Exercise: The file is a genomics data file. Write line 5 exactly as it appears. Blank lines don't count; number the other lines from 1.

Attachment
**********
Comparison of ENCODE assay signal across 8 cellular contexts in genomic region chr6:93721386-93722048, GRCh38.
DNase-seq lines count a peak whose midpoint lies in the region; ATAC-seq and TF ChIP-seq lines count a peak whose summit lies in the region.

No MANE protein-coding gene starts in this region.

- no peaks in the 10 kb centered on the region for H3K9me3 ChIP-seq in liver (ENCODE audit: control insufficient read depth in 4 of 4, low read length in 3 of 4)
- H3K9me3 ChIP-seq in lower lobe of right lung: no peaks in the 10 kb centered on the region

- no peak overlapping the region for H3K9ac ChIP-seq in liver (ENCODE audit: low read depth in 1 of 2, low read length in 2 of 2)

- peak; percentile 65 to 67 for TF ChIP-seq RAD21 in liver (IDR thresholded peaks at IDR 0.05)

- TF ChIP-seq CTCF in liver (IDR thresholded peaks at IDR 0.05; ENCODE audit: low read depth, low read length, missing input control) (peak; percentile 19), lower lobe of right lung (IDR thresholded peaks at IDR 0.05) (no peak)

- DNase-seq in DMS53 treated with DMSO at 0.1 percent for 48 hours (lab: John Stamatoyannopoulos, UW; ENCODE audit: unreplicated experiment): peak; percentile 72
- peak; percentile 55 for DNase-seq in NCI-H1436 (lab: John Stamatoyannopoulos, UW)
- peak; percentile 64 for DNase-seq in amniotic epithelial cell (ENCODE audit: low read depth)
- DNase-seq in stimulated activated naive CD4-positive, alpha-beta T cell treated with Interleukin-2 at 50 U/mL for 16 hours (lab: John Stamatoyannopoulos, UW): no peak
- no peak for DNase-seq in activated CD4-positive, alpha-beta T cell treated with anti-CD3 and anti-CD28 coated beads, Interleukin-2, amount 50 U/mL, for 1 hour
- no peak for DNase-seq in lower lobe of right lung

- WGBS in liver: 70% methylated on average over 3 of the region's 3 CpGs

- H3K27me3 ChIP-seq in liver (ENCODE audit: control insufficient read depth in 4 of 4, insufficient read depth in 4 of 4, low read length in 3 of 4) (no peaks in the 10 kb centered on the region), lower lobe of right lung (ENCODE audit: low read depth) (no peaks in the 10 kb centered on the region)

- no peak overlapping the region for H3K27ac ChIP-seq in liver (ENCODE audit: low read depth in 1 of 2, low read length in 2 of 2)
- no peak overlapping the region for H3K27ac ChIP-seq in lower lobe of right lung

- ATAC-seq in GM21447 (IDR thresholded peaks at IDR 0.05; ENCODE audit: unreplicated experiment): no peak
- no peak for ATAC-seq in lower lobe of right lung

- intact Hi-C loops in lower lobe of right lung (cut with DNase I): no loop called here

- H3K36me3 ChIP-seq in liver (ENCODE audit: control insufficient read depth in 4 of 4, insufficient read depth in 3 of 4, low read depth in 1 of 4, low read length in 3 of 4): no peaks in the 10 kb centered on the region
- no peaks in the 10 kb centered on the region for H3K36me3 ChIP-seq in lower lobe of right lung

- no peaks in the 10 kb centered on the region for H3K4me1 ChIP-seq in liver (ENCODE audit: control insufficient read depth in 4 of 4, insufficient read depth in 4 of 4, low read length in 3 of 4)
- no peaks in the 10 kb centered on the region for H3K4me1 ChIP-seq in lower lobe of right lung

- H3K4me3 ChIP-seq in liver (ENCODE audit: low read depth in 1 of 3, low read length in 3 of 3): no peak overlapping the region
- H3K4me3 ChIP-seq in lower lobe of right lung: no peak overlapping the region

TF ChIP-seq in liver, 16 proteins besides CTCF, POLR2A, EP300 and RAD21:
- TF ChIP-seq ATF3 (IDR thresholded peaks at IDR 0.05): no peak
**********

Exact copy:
- H3K9me3 ChIP-seq in lower lobe of right lung: no peaks in the 10 kb centered on the region